Not all sites are safe and secure. Ensure the site you are visiting is secure before purchasing by looking for the “https://” in the browser’s address bar before you provide your credit card information. The “s” stands for Secure and should appear on all web pages that require disclosing financial information. If it’s not there, the site is not secure, so discontinue any transactions or sharing of personal information.

5. Be Wary of Emails Requesting Information

Attackers may attempt to gather information by sending official-looking and sounding emails requesting that you confirm a purchase or account information. Legitimate businesses will not solicit this type of information through email. Do not provide sensitive information through email. If you receive an unsolicited email from a business, instead of clicking on the provided link, directly log in to the authentic website by typing the address yourself.

6. Be Careful of Faked Websites

“Typosquatting,” also called URL hijacking, is what may occur when you mistype a website name and don’t realize it. Scammers set up fake domain names that are just a letter or two off from popular sites to take advantage of unintentional misspellings. Those who normally type quickly and rely heavily on autocorrect are especially at risk. This can result in Amazon becoming “Amazone” or “Amazne.” Also, bookmark the pages you visit most often to make navigating easier and less of a hassle.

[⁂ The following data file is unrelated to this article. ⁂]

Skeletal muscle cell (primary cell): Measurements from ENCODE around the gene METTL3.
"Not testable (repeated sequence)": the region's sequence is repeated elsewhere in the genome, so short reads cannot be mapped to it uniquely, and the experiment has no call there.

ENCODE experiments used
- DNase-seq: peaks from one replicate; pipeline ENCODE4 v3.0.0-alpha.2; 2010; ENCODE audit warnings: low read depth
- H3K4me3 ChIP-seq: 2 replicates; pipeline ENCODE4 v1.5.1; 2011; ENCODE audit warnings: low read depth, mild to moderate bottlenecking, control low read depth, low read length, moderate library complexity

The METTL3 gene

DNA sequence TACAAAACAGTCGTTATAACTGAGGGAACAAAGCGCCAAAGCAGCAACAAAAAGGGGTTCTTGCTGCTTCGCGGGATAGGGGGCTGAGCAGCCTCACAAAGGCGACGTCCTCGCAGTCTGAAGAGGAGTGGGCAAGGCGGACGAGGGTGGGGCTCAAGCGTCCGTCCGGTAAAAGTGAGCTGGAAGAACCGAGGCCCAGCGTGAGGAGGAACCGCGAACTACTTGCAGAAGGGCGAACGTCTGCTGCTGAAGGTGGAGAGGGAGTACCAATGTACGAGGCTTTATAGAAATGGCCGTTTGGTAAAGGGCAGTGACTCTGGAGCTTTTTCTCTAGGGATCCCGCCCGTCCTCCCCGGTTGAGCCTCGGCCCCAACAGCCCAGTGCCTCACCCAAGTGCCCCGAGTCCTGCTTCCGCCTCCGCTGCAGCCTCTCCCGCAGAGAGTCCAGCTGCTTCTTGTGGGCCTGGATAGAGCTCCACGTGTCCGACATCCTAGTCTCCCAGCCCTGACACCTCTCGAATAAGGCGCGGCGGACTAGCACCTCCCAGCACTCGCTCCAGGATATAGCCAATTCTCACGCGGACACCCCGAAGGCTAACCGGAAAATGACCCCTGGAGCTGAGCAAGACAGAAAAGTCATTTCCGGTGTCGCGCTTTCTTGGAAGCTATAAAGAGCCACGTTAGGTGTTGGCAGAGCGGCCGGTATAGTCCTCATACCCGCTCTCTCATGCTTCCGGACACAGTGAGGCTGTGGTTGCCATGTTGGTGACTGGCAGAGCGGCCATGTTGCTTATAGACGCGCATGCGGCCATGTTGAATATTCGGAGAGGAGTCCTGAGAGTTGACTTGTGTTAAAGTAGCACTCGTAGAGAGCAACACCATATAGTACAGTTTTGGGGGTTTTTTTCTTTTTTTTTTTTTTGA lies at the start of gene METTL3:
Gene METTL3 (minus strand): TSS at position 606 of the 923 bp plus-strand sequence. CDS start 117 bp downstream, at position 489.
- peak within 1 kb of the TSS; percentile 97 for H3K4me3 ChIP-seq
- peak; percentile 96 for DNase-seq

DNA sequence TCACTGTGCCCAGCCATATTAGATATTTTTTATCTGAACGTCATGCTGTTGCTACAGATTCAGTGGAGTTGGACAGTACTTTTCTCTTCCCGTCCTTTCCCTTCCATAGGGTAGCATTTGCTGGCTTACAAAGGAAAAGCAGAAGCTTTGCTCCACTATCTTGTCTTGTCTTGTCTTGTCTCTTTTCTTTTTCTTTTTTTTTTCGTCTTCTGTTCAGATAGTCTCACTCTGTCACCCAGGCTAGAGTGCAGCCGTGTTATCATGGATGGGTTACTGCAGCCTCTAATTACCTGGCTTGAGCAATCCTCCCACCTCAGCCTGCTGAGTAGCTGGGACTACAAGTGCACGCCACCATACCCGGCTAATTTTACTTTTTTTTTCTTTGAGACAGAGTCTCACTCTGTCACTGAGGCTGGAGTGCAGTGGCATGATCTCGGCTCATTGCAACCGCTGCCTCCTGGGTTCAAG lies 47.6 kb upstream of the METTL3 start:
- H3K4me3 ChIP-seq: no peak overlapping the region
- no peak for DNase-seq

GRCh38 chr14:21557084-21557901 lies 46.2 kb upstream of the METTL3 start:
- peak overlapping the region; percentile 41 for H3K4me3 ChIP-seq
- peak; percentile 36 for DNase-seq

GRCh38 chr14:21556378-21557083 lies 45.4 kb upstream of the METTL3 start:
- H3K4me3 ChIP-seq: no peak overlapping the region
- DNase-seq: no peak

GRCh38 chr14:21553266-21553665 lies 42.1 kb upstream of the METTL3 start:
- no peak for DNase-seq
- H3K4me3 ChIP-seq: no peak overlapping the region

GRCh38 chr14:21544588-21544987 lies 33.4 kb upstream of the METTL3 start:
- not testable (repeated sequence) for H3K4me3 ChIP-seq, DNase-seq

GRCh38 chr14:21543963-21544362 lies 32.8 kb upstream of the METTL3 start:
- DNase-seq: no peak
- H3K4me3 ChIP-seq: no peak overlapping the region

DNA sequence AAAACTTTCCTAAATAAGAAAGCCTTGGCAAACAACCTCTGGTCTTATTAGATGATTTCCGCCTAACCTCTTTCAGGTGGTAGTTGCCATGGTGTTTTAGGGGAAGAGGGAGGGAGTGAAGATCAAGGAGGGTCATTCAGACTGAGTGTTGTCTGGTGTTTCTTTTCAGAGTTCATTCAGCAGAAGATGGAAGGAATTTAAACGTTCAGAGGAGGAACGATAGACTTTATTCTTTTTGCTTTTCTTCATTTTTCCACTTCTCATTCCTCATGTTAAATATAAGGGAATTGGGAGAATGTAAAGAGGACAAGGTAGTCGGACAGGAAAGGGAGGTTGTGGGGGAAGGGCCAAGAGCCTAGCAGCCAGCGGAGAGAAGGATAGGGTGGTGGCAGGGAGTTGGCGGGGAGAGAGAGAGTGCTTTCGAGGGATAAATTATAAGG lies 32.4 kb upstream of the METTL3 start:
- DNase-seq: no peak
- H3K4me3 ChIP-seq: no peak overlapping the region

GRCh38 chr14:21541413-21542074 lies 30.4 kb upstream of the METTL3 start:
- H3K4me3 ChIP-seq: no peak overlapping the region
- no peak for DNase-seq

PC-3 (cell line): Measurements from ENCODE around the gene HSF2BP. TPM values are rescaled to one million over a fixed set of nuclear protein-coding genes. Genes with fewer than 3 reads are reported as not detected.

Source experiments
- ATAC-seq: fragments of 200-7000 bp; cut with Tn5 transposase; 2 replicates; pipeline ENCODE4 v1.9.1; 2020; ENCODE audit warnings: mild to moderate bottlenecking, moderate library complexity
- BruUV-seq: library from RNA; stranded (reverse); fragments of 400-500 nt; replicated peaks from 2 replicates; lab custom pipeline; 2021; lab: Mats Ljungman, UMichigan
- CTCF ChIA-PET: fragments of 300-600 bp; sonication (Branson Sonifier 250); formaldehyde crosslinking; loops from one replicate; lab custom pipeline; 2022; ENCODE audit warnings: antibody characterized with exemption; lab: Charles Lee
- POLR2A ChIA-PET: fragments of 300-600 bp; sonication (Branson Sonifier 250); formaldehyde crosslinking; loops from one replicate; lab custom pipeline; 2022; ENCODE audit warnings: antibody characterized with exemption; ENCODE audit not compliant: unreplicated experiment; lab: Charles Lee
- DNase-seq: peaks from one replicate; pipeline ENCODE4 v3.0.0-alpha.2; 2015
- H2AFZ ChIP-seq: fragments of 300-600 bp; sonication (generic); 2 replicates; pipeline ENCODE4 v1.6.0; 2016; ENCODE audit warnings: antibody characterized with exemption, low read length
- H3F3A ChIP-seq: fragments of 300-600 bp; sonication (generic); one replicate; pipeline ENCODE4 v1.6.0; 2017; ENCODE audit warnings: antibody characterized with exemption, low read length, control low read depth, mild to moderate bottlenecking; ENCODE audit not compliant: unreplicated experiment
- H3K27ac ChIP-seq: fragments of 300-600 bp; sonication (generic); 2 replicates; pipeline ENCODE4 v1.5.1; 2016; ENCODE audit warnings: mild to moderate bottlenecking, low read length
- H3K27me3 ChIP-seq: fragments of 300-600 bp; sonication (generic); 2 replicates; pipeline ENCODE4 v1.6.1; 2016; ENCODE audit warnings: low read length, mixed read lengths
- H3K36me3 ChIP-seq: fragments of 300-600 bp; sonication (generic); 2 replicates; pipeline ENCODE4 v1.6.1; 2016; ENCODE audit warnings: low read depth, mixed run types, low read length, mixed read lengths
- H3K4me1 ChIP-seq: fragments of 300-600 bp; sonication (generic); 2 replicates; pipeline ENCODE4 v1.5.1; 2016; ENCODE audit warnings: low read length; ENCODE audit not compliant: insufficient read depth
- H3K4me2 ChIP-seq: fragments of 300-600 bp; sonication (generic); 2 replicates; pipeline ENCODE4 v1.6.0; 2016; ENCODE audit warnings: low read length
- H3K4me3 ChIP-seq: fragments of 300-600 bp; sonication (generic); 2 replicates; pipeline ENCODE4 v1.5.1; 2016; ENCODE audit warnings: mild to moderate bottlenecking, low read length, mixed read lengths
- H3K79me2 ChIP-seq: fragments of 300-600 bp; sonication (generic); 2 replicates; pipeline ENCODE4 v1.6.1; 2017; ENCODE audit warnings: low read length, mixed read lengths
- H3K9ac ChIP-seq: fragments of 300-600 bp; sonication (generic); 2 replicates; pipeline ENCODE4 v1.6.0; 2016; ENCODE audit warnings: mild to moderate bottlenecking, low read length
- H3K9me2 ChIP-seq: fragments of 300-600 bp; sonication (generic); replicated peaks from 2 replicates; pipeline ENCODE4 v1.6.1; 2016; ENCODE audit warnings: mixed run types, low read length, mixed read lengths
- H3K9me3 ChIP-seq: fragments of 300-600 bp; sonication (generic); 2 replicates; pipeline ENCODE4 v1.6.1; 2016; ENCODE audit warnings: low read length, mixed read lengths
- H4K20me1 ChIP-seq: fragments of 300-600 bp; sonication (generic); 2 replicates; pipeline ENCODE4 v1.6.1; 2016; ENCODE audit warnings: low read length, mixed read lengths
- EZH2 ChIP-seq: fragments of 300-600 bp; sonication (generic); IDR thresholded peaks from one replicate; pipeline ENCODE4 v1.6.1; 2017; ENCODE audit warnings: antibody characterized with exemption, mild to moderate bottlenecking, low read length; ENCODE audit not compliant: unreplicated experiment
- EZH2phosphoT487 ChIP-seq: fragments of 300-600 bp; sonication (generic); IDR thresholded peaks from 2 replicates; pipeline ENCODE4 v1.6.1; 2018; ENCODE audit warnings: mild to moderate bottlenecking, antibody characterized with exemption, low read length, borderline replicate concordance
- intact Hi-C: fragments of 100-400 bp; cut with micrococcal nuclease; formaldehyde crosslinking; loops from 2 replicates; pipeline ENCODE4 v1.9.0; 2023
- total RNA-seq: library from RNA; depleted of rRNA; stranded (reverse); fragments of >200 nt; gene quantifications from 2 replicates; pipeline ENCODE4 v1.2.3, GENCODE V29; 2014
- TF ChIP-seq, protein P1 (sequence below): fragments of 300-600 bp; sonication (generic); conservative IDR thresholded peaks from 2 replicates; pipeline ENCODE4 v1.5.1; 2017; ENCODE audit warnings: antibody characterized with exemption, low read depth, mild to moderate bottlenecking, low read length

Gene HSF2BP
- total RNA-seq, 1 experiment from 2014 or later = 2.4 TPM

7. Assume Public Wi-Fi is Not Secure

Wi-Fi hotspots in coffee shops, libraries, airports, and other public places are convenient but often not secure. Online shoppers don’t realize that cyber thieves can grab their wireless data at Wi-Fi hotspots because the majority of these places don’t encrypt the information you send over the Internet. If a network doesn’t require a password, it’s safe to assume it is not secure.

The Bottom Line: It’s important to take extra precautions while shopping or doing any financial transactions online. Cybercriminals know we’re conducting more business online than ever and they’re looking for ways to target unsuspecting consumers.

Stay on top of your credit scores and protect your identity with our IdentityIQ plan. To learn more, click here.

It’s never too early, or too late, to start saving for retirement.

It’s been said that to retire comfortably you should have at least $1 million saved. While that may seem like an unreachable number, it really isn’t that hard if you put your mind to it.

For example, if you start putting away $400 a month in your 20s, or $650 a month in your 30s, or $1,300 a month in your 40s, and get at least a 6% return on your investment, you could actually hit that milestone by 67.

That’s the power of compound interest. With compound interest, any interest you earn accrues interest on itself. So while it might not seem like you’re not putting a lot of money away, over time it can really start to add up.

Here are a few simple ways to start saving for retirement:

• Enroll in your employer’s 401(k) plan and make sure you take advantage of any company match

• Contribute to a Roth IRA or Traditional IRA. To learn more, click here.

• Talk with an investment professional.

• Can’t seem to find any extra money to save? Go out to eat less often and avoid impulse purchases. Most of all, put yourself on a budget.